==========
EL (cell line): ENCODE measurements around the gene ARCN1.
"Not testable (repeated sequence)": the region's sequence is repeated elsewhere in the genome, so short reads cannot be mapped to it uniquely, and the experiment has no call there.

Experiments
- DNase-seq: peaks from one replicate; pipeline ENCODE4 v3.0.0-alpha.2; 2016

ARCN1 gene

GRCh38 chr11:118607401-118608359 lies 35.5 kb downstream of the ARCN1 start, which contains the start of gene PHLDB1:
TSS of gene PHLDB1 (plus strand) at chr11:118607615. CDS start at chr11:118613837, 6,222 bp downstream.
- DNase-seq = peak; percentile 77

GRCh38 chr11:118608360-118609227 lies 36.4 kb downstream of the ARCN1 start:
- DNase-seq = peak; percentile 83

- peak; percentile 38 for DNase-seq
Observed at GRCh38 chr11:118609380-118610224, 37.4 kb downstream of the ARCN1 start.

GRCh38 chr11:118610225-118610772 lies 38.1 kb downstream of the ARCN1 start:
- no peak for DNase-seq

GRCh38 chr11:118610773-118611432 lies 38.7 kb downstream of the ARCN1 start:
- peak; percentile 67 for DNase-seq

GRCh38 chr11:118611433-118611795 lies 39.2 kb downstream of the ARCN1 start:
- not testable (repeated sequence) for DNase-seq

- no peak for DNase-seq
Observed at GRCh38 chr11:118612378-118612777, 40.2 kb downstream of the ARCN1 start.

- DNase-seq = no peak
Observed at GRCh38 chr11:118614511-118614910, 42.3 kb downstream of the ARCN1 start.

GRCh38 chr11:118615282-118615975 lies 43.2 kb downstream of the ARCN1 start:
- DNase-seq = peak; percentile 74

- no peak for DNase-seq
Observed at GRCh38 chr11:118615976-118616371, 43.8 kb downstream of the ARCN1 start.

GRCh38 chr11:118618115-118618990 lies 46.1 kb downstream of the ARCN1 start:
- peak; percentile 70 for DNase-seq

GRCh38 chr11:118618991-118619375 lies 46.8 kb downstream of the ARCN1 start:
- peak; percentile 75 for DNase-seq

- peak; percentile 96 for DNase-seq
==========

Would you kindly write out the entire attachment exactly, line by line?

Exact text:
EL (cell line): ENCODE measurements around the gene ARCN1.
"Not testable (repeated sequence)": the region's sequence is repeated elsewhere in the genome, so short reads cannot be mapped to it uniquely, and the experiment has no call there.

Experiments
- DNase-seq: peaks from one replicate; pipeline ENCODE4 v3.0.0-alpha.2; 2016

ARCN1 gene

GRCh38 chr11:118607401-118608359 lies 35.5 kb downstream of the ARCN1 start, which contains the start of gene PHLDB1:
TSS of gene PHLDB1 (plus strand) at chr11:118607615. CDS start at chr11:118613837, 6,222 bp downstream.
- DNase-seq = peak; percentile 77

GRCh38 chr11:118608360-118609227 lies 36.4 kb downstream of the ARCN1 start:
- DNase-seq = peak; percentile 83

- peak; percentile 38 for DNase-seq
Observed at GRCh38 chr11:118609380-118610224, 37.4 kb downstream of the ARCN1 start.

GRCh38 chr11:118610225-118610772 lies 38.1 kb downstream of the ARCN1 start:
- no peak for DNase-seq

GRCh38 chr11:118610773-118611432 lies 38.7 kb downstream of the ARCN1 start:
- peak; percentile 67 for DNase-seq

GRCh38 chr11:118611433-118611795 lies 39.2 kb downstream of the ARCN1 start:
- not testable (repeated sequence) for DNase-seq

- no peak for DNase-seq
Observed at GRCh38 chr11:118612378-118612777, 40.2 kb downstream of the ARCN1 start.

- DNase-seq = no peak
Observed at GRCh38 chr11:118614511-118614910, 42.3 kb downstream of the ARCN1 start.

GRCh38 chr11:118615282-118615975 lies 43.2 kb downstream of the ARCN1 start:
- DNase-seq = peak; percentile 74

- no peak for DNase-seq
Observed at GRCh38 chr11:118615976-118616371, 43.8 kb downstream of the ARCN1 start.

GRCh38 chr11:118618115-118618990 lies 46.1 kb downstream of the ARCN1 start:
- peak; percentile 70 for DNase-seq

GRCh38 chr11:118618991-118619375 lies 46.8 kb downstream of the ARCN1 start:
- peak; percentile 75 for DNase-seq

- peak; percentile 96 for DNase-seq